The Republican Party of San Diego County revealed its campaign strategy for the San Diego City Council District 6 race in a document filed last week in federal court.
The filing—a declaration from the party's treasurer, April Boling—says the party wants to double candidate Lorie Zapf's war chest with a $20,000 contribution, which would put her on equal footing as “frontrunner” (Boling's words, not ours) Howard Wayne, a Democratic former Assembly member. The GOP plans to pay workers to go door-to-door on Zapf's behalf and use its offices to phone-bank for the candidate.
The Republicans have also set aside a measly $5,000 for Adrian Vazquez, a conservative on an impossible mission to succeed Ben Hueso in the heavily Democratic City Council District 8.
All of that is contingent on whether the court lifts the city's restriction on donations from parties to candidates. The court already knocked down the rule but left it temporarily effective until the City Council approves new rules allowing donations with caps. That hasn't happened, but the council was set to discuss it after our deadline on April 27.
“We are 110 percent committed to Lorie Zapf and will vigorously support her in every way that we can,” County GOP chair Tony Krvaric tells CityBeat—a silly remark, really, since it implies that the Republicans will violate any limit set by the city by 10 percent.
In addition to 10 turds (one for each percentage point), the Republicans win a bouquet of roses for clearly taking aggressive measures to conquer ground in 2010—including a plan to promote Zapf from loony long-shot to a genuine contender.
Up or up?
At a debate featuring county sheriff hopefuls held at the swanky University Club in downtown San Diego on April 23, Jim Duffy, a Republican police veteran looking to take down Sheriff Bill Gore, implied that violent crime has increased under Gore's watch.
“You heard that violent crime, or crime in the region, is down here in San Diego. Well, let me set that record straight,” he declared. “SANDAG reports that the violent crime in the areas served by the Sheriff's Department increased 13 percent over last year.”
That claim earns Duffy 13 turds for misrepresenting the data: The SANDAG (San Diego Association of Governments) stats, based on FBI data, covers mid-year 2008 through mid-year 2009, which is only half of “last year.”
Perhaps Duffy should acquaint himself with a little thing called the Automated Regional Justice Information System, SANDAG's official, interactive crime-statistic database.
According to ARJIS (crimestats.arjis.org), the violent-crime rate did increase in 2009—but only by 7 percent. However, Gore wasn't appointed sheriff until late June. So, under Gore's command—July 2009 through February 2010—the violent-crime rate increased by only 2.8 percent over the same period a year earlier.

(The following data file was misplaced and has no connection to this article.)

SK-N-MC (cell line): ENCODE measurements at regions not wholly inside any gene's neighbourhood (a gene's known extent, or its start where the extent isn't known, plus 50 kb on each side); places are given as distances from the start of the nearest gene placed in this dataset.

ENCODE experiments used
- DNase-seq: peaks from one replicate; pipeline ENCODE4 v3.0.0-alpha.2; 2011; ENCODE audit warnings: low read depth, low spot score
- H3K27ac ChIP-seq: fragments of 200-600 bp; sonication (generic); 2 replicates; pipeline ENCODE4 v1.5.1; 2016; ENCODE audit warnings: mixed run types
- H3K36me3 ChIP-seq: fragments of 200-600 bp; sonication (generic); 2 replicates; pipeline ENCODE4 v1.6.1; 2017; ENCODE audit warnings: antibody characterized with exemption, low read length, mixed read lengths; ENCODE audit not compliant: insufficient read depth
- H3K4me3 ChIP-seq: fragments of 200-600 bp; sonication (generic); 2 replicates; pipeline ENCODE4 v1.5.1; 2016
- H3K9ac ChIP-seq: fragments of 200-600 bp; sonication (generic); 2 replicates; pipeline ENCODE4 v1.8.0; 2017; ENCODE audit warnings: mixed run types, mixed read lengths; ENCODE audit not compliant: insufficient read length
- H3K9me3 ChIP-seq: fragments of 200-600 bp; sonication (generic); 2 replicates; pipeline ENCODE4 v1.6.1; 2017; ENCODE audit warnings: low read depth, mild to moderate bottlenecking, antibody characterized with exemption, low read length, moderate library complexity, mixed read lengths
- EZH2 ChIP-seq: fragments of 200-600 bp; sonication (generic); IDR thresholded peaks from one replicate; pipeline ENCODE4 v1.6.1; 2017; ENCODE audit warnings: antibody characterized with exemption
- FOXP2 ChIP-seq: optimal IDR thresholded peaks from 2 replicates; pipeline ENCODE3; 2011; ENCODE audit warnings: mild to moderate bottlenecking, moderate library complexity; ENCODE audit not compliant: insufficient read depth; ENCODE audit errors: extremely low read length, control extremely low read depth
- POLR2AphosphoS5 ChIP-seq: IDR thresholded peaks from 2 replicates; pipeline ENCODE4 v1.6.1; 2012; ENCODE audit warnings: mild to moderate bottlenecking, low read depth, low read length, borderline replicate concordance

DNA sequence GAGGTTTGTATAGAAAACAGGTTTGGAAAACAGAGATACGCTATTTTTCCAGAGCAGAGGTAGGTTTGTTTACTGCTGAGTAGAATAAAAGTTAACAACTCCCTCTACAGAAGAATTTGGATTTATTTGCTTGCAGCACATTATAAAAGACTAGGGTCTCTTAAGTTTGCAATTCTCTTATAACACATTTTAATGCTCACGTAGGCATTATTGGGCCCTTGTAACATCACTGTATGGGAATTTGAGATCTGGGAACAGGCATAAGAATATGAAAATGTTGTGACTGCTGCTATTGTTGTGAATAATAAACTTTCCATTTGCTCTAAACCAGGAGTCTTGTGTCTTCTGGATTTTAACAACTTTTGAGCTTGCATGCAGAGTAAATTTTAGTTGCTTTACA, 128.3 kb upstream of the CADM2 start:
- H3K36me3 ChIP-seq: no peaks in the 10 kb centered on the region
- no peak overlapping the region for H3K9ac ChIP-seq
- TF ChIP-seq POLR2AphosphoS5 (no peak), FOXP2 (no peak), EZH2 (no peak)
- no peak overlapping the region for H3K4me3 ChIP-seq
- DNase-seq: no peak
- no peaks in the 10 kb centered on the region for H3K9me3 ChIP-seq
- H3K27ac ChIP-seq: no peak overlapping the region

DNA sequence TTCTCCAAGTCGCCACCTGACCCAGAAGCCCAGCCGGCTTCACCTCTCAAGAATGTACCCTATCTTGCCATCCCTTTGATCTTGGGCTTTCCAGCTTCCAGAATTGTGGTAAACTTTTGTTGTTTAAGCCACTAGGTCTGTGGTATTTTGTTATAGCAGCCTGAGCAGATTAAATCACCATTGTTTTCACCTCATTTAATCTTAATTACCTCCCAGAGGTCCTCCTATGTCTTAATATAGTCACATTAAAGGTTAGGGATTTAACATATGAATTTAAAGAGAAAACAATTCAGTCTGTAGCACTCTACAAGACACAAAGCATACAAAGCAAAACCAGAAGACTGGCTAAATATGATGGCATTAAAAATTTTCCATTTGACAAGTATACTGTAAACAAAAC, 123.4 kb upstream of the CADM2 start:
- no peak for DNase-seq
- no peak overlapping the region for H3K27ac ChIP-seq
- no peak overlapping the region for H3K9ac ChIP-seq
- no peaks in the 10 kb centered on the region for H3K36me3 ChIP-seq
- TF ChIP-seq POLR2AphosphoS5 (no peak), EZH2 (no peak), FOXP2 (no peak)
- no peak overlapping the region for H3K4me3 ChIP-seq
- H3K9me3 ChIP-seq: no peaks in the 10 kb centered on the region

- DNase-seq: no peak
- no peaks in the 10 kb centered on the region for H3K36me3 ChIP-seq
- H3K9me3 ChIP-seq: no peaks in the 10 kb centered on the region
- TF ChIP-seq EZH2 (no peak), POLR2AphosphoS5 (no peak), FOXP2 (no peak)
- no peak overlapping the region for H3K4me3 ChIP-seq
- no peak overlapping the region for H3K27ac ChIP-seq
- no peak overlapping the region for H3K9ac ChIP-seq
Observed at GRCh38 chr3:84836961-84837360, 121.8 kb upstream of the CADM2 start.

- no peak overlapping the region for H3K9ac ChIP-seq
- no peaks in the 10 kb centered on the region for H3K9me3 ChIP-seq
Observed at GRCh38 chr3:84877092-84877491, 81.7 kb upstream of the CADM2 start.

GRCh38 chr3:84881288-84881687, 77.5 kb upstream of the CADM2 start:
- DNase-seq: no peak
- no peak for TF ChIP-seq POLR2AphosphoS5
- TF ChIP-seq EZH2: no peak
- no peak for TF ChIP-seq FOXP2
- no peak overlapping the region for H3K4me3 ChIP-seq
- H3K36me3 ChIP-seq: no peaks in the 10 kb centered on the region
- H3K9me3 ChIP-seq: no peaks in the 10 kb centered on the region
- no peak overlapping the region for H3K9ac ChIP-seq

And besides, Gore isn't Tom Cruise in Minority Report—short of hiring a team of clairvoyants, we're not exactly sure how the county can prevent violent crimes before they happen.
The sheriff-race debate also allowed Gore and a third candidate, Jay LaSuer, a chance to earn some turds. The candidates took the debate's unique format—in which they were allowed to ask each other questions—as an opportunity to take cheap shots at opponents.
LaSuer, a former state Assembly member, brought up Gore's involvement as a high-level FBI agent at Ruby Ridge, the controversial 1992 siege on a mountain cabin in Northern Idaho. Gore attempted to tie LaSuer to the controversial reign of Sheriff Jim Roach, jail escapes and an ancient personnel scandal. Not to be outdone, LaSuer brought up Gore's time as head of San Diego's FBI office, when two soon-to-be 9/11 hijackers were living in Clairemont.
After the debate, a few attendees complained about the candidates' bickering. It made for great entertainment, one woman said, “but it didn't compel me to vote for either of them.”
Both candidates win a turd apiece for turning off a voter.
A dandelion* goes to Francine Busby, a Democratic candidate for the 50th Congressional District seat, for jumping on a ridiculous statement dropped by the Republican incumbent, Rep. Brian Bilbray, on MSNBC's Hardball.
In discussing Arizona's recently enacted anti-immigration law, Bilbray said that police can identify illegal immigrants by their clothes, “right down to the shoes.”
“Almost all my clients wear Nikes,” San Diego immigration attorney Nora E. Milner tells CityBeat. “Is there a more stupid measure of a person?”
Another immigration attorney, Steve Seick, tallied his clients' shoes for us: flip-flops, Ugg boots, Mary Jane flats—and black dress shoes, which is what Bilbray is wearing in most of the images we turned up on Google, including ones where he's touring disaster areas.
Bilbray also wears brown loafers, so maybe there is something to his claim: His shoes certainly fit our profile for out-of-touch Republican.
* The dandelion was used to describe undocumented migrants in Brooklyn Judge John Wilson's inflammatory, anti-immigration children's book, Hot House Flowers.
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Correction: Nora A. Milner's name was misspelled and it has been corrected.